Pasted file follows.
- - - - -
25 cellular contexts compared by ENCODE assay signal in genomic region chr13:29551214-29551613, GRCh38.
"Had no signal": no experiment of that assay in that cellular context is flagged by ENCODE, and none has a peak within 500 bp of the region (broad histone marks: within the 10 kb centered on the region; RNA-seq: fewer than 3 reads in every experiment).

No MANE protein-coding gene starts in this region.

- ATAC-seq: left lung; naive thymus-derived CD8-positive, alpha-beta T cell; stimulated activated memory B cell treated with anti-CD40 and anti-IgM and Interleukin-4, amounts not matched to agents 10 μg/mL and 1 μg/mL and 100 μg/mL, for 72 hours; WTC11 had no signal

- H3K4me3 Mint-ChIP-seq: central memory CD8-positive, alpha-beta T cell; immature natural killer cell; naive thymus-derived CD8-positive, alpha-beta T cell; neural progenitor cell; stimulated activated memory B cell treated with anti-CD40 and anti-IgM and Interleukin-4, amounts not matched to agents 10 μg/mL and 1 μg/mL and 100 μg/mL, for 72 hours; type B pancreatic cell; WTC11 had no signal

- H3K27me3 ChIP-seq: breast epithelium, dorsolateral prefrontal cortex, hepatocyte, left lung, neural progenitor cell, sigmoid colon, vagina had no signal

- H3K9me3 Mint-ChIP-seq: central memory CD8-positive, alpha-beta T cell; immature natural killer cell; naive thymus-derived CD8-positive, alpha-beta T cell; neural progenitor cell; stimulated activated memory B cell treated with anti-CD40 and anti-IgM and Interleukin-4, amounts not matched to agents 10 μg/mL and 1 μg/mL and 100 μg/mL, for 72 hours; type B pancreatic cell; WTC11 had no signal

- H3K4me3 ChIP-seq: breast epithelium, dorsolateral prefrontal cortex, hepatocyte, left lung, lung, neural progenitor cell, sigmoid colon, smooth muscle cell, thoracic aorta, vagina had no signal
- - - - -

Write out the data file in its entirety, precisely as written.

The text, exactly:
25 cellular contexts compared by ENCODE assay signal in genomic region chr13:29551214-29551613, GRCh38.
"Had no signal": no experiment of that assay in that cellular context is flagged by ENCODE, and none has a peak within 500 bp of the region (broad histone marks: within the 10 kb centered on the region; RNA-seq: fewer than 3 reads in every experiment).

No MANE protein-coding gene starts in this region.

- ATAC-seq: left lung; naive thymus-derived CD8-positive, alpha-beta T cell; stimulated activated memory B cell treated with anti-CD40 and anti-IgM and Interleukin-4, amounts not matched to agents 10 μg/mL and 1 μg/mL and 100 μg/mL, for 72 hours; WTC11 had no signal

- H3K4me3 Mint-ChIP-seq: central memory CD8-positive, alpha-beta T cell; immature natural killer cell; naive thymus-derived CD8-positive, alpha-beta T cell; neural progenitor cell; stimulated activated memory B cell treated with anti-CD40 and anti-IgM and Interleukin-4, amounts not matched to agents 10 μg/mL and 1 μg/mL and 100 μg/mL, for 72 hours; type B pancreatic cell; WTC11 had no signal

- H3K27me3 ChIP-seq: breast epithelium, dorsolateral prefrontal cortex, hepatocyte, left lung, neural progenitor cell, sigmoid colon, vagina had no signal

- H3K9me3 Mint-ChIP-seq: central memory CD8-positive, alpha-beta T cell; immature natural killer cell; naive thymus-derived CD8-positive, alpha-beta T cell; neural progenitor cell; stimulated activated memory B cell treated with anti-CD40 and anti-IgM and Interleukin-4, amounts not matched to agents 10 μg/mL and 1 μg/mL and 100 μg/mL, for 72 hours; type B pancreatic cell; WTC11 had no signal

- H3K4me3 ChIP-seq: breast epithelium, dorsolateral prefrontal cortex, hepatocyte, left lung, lung, neural progenitor cell, sigmoid colon, smooth muscle cell, thoracic aorta, vagina had no signal